Alexander I, Tsar of Russia

(1777–1825)
   Alexander I was tsar of Russia from 1801 to 1825. After succeeding his father, Paul I, Alexander soon became alarmed at Napoleonic expansion and was instrumental in establishing the Third Coalition against France in 1805. When his forces were decisively defeated at Austerlitz, Alexander withdrew to Poland, where in the following year, in alliance with Prussia, he continued operations until the spring of 1807. After his army’s defeat at Friedland in 1807, he met Napoleon at Tilsit and came to an arrangement with the French emperor by which the tsar agreed to join the Continental System, so prohibiting all trade between Russia and Britain. Within a few years, however, Franco-Russian relations broke down. Realizing that his alliance with France was detrimental to Russia’s economy, angered by the failure of Napoleon to support Russia’s interests in Turkey and Sweden, and concerned about the proximity of Napoleon’s Polish satellite state, the Duchy of Warsaw, Alexander found himself again at war with France. Prodded by Napoleon’s disastrous invasion in 1812, Alexander played a key role in the ultimate defeat of France and the reestablishment of the balance of power in Europe through the political restructuring of the Continent agreed at the Congress of Vienna in 1815.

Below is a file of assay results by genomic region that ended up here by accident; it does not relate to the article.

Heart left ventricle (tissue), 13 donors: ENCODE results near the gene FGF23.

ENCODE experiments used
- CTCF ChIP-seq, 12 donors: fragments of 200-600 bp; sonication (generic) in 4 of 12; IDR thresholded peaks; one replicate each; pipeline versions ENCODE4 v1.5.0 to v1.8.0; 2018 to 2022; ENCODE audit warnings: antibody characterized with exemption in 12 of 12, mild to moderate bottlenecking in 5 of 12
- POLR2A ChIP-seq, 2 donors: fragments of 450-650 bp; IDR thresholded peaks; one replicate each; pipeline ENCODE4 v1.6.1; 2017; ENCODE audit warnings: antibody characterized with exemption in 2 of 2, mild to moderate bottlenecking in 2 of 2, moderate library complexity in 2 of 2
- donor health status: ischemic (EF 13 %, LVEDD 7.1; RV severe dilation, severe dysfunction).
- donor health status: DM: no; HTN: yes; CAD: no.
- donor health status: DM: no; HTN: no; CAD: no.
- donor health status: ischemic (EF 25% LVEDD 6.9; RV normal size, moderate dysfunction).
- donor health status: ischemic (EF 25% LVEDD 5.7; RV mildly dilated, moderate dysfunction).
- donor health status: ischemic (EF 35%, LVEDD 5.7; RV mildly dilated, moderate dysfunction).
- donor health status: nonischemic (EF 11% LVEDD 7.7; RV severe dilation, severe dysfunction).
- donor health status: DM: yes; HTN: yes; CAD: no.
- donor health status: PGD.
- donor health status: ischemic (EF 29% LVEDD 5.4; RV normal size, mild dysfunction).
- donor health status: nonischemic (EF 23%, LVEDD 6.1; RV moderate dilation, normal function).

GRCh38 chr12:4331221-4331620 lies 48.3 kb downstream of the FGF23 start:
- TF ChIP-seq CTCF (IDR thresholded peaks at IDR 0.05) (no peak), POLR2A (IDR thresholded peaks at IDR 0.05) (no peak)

See also <>; <>; <>; <>.
   FURTHER READING:
    Dziewanowski, M. K. Alexander I: Russia ’ s Mysterious Tsar. New York: Hippocrene Books, 1990;
    Hartley, Janet. Alexander I. London: Longman, 1994;
    Klimenko, Michael. Tsar Alexander I: Portrait of an Autocrat. Tenafly, NJ: Hermitage Publishers, 2002;
    Palmer, Alan. Alexander I: Tsar of War and Peace. London: Weidenfeld & Nicolson, 1974.
   GREGORY FREMONT-BARNES

Encyclopedia of the Age of Imperialism, 1800–1914. 2014.

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